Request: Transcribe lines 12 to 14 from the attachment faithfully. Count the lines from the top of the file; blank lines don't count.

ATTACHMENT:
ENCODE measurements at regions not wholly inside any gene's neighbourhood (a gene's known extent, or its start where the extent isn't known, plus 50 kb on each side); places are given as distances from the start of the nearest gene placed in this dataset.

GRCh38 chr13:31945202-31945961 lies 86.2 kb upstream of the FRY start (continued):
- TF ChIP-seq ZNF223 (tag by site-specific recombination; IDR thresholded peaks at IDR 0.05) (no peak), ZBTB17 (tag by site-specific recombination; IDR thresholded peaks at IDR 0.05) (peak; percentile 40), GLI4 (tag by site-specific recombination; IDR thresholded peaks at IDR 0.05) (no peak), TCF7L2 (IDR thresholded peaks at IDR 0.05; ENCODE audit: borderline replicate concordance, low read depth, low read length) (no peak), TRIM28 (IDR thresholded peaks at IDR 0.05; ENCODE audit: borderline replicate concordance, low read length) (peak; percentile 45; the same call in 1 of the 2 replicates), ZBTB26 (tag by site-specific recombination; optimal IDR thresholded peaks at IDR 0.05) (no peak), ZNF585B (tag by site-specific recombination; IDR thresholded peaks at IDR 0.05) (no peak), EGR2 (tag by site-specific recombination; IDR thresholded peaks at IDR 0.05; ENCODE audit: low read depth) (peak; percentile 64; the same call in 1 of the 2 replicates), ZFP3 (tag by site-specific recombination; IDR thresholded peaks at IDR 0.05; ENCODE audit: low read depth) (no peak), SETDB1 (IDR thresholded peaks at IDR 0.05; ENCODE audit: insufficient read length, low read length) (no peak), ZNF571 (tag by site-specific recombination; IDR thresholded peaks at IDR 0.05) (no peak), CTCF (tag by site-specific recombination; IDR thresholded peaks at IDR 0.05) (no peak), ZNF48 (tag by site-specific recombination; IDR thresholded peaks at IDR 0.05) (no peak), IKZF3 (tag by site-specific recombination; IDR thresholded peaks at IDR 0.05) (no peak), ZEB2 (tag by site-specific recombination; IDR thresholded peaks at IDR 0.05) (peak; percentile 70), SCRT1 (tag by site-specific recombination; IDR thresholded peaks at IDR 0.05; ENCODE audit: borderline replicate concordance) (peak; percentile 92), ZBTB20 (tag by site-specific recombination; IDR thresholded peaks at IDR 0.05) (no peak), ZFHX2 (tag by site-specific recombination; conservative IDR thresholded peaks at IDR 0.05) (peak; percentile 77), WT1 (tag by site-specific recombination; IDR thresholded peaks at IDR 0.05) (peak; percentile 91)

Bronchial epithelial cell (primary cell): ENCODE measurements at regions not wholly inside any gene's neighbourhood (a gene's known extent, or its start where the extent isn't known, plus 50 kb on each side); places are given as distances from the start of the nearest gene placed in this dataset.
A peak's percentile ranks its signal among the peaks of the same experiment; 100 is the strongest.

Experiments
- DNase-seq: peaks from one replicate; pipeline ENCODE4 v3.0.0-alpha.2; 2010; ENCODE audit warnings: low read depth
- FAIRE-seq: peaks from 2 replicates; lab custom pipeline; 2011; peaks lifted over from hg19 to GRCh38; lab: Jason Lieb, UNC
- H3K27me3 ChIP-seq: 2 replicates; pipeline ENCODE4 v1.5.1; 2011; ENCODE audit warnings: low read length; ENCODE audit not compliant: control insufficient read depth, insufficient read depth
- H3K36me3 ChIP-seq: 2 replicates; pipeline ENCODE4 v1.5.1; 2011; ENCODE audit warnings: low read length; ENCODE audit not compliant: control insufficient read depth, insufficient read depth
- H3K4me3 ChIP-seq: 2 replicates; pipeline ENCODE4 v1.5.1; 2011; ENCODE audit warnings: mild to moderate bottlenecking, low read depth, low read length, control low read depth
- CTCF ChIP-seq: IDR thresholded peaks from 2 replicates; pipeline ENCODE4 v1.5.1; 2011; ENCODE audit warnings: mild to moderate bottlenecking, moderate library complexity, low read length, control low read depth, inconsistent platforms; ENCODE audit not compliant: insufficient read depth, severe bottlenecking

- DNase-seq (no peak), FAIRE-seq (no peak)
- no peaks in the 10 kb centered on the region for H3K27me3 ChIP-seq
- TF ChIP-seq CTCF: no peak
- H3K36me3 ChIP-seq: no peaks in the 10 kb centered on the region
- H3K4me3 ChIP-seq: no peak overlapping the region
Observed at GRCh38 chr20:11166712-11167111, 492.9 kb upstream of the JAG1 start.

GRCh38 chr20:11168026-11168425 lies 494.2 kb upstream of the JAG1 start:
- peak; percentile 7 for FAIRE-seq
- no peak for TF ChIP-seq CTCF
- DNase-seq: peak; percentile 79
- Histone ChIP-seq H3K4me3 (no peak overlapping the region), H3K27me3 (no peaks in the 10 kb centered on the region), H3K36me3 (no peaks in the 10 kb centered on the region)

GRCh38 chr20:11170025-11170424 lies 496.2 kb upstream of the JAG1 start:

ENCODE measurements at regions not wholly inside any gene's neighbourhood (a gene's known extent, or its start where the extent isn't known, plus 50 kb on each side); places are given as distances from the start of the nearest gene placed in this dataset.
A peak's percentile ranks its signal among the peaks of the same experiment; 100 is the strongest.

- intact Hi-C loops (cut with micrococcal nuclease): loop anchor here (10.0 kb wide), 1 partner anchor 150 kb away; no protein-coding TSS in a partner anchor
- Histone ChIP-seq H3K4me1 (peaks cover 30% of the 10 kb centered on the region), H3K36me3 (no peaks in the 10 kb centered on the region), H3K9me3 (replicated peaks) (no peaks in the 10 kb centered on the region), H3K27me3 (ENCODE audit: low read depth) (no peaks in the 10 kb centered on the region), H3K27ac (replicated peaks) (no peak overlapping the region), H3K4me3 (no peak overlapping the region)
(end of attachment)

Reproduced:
- CTCF ChIP-seq: IDR thresholded peaks from 2 replicates; pipeline ENCODE4 v1.5.1; 2011; ENCODE audit warnings: mild to moderate bottlenecking, moderate library complexity, low read length, control low read depth, inconsistent platforms; ENCODE audit not compliant: insufficient read depth, severe bottlenecking

- DNase-seq (no peak), FAIRE-seq (no peak)
- no peaks in the 10 kb centered on the region for H3K27me3 ChIP-seq